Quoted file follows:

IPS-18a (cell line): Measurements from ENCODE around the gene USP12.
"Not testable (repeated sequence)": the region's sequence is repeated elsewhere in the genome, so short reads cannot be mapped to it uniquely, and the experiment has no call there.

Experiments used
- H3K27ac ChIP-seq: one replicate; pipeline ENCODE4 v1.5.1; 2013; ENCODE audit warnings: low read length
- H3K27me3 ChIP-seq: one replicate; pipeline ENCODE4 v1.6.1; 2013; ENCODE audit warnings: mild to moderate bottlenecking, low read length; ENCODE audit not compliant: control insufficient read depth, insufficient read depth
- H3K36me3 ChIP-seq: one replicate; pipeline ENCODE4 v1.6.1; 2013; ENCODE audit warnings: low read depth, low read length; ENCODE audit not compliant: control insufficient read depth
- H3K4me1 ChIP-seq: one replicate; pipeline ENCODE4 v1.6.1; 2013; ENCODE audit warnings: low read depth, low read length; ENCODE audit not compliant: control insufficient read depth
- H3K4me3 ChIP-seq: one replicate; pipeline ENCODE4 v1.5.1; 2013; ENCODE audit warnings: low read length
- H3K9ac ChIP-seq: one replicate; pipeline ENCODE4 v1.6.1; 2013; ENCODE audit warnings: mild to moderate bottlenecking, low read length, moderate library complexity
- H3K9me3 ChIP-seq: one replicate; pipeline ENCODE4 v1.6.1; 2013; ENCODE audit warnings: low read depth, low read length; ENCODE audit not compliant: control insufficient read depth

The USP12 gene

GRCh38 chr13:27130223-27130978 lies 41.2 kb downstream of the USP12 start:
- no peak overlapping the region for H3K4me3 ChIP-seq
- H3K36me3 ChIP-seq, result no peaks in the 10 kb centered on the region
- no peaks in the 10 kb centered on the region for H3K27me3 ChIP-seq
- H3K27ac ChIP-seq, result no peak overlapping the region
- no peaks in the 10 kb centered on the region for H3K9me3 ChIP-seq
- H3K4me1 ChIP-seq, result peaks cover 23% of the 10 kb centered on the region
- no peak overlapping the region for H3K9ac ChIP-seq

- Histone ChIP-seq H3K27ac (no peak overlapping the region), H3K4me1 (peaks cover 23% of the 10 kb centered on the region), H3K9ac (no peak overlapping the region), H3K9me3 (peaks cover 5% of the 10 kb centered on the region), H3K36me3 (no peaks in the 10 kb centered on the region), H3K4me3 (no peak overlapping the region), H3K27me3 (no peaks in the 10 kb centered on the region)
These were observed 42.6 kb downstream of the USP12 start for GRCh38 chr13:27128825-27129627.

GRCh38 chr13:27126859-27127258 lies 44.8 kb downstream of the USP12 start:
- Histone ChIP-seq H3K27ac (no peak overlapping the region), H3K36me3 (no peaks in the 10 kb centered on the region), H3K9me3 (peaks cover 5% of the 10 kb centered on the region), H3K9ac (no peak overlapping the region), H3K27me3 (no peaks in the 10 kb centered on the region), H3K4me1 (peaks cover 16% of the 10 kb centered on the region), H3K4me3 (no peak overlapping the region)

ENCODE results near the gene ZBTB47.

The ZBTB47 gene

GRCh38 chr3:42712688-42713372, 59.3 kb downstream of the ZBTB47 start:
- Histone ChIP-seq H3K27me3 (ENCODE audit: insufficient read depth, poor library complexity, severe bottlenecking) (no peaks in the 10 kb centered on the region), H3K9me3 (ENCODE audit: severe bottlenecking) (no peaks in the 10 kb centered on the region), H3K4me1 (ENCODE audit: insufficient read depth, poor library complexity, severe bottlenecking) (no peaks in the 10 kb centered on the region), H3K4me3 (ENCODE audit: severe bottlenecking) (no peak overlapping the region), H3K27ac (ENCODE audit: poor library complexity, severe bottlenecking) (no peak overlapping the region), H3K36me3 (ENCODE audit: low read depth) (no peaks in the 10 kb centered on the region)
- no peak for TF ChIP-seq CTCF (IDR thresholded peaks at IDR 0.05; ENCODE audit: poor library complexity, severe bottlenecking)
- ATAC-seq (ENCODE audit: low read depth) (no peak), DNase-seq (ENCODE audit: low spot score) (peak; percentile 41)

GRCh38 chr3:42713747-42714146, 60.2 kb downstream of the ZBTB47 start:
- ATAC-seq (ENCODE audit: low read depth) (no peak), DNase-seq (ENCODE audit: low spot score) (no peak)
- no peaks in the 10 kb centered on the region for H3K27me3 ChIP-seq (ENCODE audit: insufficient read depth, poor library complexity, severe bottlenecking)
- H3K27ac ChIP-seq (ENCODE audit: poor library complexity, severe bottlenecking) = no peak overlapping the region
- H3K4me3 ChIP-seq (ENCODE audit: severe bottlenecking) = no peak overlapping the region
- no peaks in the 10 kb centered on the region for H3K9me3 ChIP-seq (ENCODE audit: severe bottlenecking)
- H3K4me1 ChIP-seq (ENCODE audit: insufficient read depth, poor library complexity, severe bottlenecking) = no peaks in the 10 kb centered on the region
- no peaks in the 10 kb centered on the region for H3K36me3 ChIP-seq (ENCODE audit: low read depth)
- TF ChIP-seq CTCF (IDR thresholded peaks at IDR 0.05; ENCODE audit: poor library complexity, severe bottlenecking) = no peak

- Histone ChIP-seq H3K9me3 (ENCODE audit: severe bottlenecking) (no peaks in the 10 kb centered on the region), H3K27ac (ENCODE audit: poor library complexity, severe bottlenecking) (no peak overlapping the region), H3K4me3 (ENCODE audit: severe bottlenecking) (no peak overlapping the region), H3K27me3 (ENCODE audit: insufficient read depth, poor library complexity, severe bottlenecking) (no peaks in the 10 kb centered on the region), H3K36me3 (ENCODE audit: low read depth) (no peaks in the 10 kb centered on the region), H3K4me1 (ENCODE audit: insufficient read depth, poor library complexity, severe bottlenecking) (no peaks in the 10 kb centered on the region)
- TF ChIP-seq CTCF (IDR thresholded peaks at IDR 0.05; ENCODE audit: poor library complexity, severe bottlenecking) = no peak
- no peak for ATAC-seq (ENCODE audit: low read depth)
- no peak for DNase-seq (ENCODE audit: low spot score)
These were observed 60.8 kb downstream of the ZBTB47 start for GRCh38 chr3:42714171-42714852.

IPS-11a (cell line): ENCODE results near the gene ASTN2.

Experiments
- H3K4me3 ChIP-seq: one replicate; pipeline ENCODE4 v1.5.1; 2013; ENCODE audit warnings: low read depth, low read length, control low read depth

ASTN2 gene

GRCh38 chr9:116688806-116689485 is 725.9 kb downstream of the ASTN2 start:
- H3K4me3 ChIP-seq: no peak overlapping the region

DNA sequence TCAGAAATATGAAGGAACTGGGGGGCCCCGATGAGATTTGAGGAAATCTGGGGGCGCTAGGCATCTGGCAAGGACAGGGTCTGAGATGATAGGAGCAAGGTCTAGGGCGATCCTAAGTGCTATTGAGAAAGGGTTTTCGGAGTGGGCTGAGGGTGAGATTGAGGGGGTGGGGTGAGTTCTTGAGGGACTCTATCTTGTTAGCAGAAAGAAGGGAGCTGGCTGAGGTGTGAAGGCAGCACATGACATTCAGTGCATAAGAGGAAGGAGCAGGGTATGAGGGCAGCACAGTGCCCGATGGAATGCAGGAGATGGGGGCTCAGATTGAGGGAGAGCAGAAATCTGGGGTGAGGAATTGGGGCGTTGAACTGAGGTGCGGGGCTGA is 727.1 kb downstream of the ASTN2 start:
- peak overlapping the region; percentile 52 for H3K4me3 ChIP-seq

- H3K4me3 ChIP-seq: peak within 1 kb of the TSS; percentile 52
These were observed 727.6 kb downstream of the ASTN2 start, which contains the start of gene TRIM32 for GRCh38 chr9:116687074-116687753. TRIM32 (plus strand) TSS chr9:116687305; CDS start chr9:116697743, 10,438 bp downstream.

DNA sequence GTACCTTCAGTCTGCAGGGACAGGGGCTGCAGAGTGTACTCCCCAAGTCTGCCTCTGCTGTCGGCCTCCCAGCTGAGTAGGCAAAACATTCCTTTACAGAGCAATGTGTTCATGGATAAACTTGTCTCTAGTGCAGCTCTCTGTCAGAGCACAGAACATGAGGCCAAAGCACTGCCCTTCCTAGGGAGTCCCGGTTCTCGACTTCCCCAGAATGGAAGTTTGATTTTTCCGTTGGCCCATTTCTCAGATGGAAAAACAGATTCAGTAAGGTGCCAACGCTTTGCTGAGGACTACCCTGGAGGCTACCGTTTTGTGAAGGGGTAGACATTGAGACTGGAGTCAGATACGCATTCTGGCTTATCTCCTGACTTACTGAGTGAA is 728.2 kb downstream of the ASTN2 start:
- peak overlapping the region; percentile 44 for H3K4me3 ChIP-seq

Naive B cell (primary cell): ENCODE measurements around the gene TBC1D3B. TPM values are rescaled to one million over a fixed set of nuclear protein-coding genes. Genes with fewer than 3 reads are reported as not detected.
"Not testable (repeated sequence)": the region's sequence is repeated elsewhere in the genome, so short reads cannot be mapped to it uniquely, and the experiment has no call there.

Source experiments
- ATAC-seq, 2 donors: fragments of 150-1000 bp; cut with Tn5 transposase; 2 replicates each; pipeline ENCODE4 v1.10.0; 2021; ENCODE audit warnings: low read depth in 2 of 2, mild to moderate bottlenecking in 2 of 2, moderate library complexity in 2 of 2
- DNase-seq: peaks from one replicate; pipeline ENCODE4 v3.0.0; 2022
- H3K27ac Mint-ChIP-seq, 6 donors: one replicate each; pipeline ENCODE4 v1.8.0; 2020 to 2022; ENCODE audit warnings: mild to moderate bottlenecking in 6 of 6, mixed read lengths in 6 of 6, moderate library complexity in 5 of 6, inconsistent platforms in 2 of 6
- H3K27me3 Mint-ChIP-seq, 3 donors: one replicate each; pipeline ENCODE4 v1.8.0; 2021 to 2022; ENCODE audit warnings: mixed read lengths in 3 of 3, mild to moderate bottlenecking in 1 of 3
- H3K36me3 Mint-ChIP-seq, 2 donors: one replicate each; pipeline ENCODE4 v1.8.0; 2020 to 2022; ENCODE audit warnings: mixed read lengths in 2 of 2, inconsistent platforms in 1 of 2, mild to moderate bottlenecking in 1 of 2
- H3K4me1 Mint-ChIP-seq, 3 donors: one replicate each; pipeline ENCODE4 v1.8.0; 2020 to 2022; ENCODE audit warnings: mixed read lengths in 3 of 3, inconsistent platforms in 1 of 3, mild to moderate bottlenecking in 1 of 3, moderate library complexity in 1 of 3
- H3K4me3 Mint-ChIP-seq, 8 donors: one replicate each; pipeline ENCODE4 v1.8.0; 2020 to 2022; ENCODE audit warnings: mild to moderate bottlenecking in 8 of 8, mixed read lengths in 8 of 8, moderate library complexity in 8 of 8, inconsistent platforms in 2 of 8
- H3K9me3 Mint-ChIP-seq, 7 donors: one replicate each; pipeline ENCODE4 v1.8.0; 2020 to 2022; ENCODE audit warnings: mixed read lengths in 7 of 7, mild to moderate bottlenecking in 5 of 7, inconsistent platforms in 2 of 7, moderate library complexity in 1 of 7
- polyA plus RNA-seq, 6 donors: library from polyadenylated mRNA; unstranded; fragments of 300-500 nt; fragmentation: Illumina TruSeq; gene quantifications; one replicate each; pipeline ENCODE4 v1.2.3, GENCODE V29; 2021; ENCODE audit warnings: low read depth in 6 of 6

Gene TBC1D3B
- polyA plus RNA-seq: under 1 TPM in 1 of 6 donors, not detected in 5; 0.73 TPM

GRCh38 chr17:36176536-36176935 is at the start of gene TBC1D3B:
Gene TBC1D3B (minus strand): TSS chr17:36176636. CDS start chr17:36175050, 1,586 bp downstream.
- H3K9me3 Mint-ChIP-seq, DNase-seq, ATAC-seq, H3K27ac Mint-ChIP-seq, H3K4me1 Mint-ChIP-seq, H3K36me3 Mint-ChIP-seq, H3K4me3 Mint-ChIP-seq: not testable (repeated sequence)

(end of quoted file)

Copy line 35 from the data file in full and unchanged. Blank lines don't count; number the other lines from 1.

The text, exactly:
- no peaks in the 10 kb centered on the region for H3K9me3 ChIP-seq (ENCODE audit: severe bottlenecking)